There are many ways of arranging the elements of an experience to make a hokku. We always think first of the common “Setting/Subject/Action” method, found in hokku such as this slight variant on one by Seibi:
The flame of the lamp Does not move; The freezing night.
In that example, the setting comes at the end: The freezing night.
The subject is The flame of the lamp.
The action is Does not move.
Because of its simplicity, the Setting/Subject/Action pattern is very good for those beginning hokku, and it can result in very good hokku when the elements — together — make an interesting event.
Today we will look at another way of arranging the elements in a verse. This one we can call the “Subject/Action” pattern, as in this verse by Rankō:
Withered reeds; Day after day breaking off And floating away.
The subject is Withered reeds.
The action is Day after day breaking off / And floating away.
We see the “Subject/Action” pattern also in such hokku as Chora’s
The windy snow — Blowing about me As I stand here.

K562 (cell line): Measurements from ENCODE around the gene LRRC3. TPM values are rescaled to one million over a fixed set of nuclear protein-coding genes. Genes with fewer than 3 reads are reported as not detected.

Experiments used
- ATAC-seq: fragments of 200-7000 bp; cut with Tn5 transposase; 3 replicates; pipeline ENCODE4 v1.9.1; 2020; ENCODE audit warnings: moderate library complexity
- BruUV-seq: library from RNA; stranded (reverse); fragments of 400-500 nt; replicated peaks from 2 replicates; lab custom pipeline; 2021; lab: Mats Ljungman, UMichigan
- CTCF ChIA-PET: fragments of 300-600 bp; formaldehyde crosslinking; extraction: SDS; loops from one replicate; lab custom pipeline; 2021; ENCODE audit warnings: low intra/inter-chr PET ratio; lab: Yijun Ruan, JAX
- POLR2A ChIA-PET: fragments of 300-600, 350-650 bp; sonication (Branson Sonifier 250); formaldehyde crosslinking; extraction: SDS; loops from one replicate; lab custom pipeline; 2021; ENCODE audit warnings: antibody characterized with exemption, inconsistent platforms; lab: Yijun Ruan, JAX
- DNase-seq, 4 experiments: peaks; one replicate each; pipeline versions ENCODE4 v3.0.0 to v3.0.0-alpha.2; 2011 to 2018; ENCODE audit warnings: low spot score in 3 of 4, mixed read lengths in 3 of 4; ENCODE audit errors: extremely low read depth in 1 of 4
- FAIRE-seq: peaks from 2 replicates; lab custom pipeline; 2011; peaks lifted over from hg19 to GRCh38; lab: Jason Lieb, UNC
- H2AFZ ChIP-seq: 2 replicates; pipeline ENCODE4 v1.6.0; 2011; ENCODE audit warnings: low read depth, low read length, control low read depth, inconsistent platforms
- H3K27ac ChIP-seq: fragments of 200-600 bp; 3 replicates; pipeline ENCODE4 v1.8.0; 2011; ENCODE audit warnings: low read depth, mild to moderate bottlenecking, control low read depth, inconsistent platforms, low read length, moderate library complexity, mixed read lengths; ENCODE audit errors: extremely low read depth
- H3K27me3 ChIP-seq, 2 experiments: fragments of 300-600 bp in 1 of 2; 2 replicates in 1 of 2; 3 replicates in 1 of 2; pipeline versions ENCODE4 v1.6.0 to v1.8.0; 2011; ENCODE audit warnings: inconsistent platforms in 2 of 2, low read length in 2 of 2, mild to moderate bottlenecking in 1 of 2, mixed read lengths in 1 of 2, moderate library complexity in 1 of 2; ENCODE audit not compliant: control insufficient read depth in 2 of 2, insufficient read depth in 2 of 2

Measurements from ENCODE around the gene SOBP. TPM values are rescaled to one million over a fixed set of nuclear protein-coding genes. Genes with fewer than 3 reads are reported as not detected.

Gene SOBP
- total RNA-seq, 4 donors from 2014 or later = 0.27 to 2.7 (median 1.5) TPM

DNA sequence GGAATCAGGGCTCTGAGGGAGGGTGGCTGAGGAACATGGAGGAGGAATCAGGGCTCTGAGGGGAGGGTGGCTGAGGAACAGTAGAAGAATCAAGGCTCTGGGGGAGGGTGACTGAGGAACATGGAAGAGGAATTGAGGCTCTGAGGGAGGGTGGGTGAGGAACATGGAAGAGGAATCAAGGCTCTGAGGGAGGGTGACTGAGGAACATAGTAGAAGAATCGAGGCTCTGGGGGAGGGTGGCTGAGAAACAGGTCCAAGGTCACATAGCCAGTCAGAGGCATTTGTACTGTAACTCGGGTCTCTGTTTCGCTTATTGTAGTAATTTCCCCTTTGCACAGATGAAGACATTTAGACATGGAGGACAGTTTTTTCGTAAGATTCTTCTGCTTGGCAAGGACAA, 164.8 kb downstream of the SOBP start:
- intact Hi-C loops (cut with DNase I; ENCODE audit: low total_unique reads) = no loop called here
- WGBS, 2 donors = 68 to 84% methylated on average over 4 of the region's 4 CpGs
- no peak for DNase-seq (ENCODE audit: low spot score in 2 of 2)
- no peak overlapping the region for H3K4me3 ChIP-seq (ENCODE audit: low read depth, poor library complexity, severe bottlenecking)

The subject is The windy snow.
The action is Blowing about me / As I stand here.
There is also another way of writing Subject/Action pattern hokku — the little variation in technique called “Repeated Subject.” In using that variant, the subject is first mentioned, then referred to again with a pronoun (it, they, he, she) This is how it works with the two verses we have just seen:
Withered reeds — Day after day they break off And float away.
The windy snow — It blows about me As I stand here.
Whether to use the regular Subject/Action pattern or the “Repeated Subject” variant depends on the effect the writer wishes to achieve. Notice that with the regular Subject/Action pattern, an action verb used with it usually has the -ing ending (“breaking,” “floating,” “blowing). But with the “Repeated Subject” variant, we find third-person (singular or plural) verb forms (“break,” “float,” “blows.”).